I have tried just about every common method of supplying chickens with clean drinking water. I now have a box full of “tried it” watering systems, plus more stacked in the attic. Here are some of the things I have learned:
- Water quality matters. If you have high mineral content in your water, your choices are limited.
- Chickens will mess up anything they can touch. The ability of a water system to minimize that is important.
- Water is heavy. You don’t want to have to carry a full container of water in order to resupply your chickens – at least not as a regular routine.
Each water system has its own advantages and disadvantages, so you can’t really say any one system is the best. I have found what is clearly the best choice for my situation, but yours may be quite different. We’ll start with what I have tried and found lacking.
Container Water Systems
These are anything that includes a container that must be manually refilled. They are great for temporary use when you just can’t run a pressurized water line. Water is heavy though, so you don’t want to plan on that as the norm.
You might think that bigger is better since you don’t have to fill it as often. I have container systems from 5 gallons to quart jar systems.
- The 5 gallon systems should just be crossed off the list. They are just too heavy to work with, and they get dirty and have to be cleaned before they are empty.
- The quart jar systems are great for chicks that can’t handle other systems. I have both plastic and all-glass systems. For the purpose for which they were designed, they do a great job.
- The 1-gallion plastic systems are a good choice for a temporary arrangement. One gallon isn’t too heavy to put into position in a cage, and it lasts about long enough that it’s time to clean it when it’s time to fill it.
Weight Regulated Systems
These systems depend on the weight of water in a bowl to keep the bowl filled. There is a fairly sensitive calibration that has to be done to get it right. Too much in one direction, and the bowl will overflow. Too much in the other direction and it will empty without being refilled. These systems use the same valve system as an ordinary tire valve. In fact, the replacement valve stems are the same as you would get in an auto-parts store.
The problem with these systems is the rather delicate valve that controls it. If you have good, mineral-free water, then it should work just fine. I don’t have that, so the valve tends to get encrusted with mineral deposits and it stops working. Unfortunately, it isn’t just the replaceable valve stem that gets ruined, but the housing also. For my water, they are more trouble than they are worth. Again, if you have good mineral-free water, these may be an excellent choice.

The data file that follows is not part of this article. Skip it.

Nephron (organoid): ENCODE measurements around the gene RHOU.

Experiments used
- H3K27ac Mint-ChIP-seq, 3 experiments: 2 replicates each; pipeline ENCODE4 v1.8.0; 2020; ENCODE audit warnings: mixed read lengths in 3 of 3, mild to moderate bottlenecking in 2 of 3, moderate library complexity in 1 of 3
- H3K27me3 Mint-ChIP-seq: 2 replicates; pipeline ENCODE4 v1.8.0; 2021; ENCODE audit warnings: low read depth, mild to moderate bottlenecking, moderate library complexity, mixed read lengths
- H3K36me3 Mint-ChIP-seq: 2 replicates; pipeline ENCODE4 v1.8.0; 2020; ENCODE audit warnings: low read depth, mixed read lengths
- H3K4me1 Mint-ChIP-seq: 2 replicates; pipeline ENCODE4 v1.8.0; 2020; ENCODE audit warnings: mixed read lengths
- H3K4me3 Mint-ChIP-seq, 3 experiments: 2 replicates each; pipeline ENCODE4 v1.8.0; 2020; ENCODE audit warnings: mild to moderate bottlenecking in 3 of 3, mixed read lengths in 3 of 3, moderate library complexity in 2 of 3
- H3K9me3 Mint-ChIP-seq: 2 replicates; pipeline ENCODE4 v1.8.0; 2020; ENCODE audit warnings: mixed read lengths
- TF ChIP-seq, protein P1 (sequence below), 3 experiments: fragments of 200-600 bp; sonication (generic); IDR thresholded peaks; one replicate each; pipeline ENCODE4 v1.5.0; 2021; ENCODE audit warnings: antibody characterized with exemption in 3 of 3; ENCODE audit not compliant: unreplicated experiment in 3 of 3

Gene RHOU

Float Controlled Systems
These are basically water bowls with a float valve similar to the way that a toilet tank works. It maintains the water level by means of a float the opens the valve when the water level gets below a certain point. There are two disadvantages I have seen with these:
- They have a rather large bowl area, which means lots of area for the chickens to mess up the water.
- They tend to be a bit sensitive to the water pressure. If you supply a consistent pressure of the right amount, this is not a problem. Just make sure you have the supply working correctly.
- The ones I have used have been cheaply made. The molded plastic floats develop leaks and stop working. The styrofoam floats have poor quality valves. That is a real deal-killer for me. The low quality that I have seen ( and I have tried several different brands) has led to me crossing these off my list.
Drinking Cup Systems
These systems use a low pressure water supply that keeps just a tiny amount of water in the bottom of a drinking cup. The chickens activate a small plastic valve when they try to drink from the very bottom of the cup, and that adds a bit more water into the cup. Here are the reasons why I like this design best:
- It is the cleanest system that I have found. The tiny amount of water means that there is much less opportunity for the chickens to mess up the water. There just isn’t much there for them to mess up.
- The construction is all plastic, except for a coil spring. Despite the high mineral content in our water, these cups just keep on working.
- The only problems I have had is with the water lines leading to the water cups. Make sure that you use black connectors with your tubing. A white connector allows enough light through so that algae can build up in that spot and gradually clog up the water line. If you have to use white connectors, add a bit of black electricians tape to block the light, and that should take care of the problem.
- They are easy to add and move. I keep a spare line with a kink in it available so that if I need to separate a chicken, I can snap a water cup in a cage and connect that water line to it.
A few other related notes:
- Chickens are unable to swallow. Notice that when they drink, they must raise their head to let the water drain down their throat. Their food works the same way. That means that when they eat and then drink, some of that food can drop into the water that they are trying to drink. It’s best not to have their water too close to the food. A little distance is a good thing.
- Producing eggs takes a lot of water. Never let your chickens run out of water. If you see them flying over fences and other abnormal behavior to get out of their normal space, they might just be looking for water (don’t ask me how I know).
- See also: A Water Tower for the Chickens.
- See also: Clean Water for Chickens.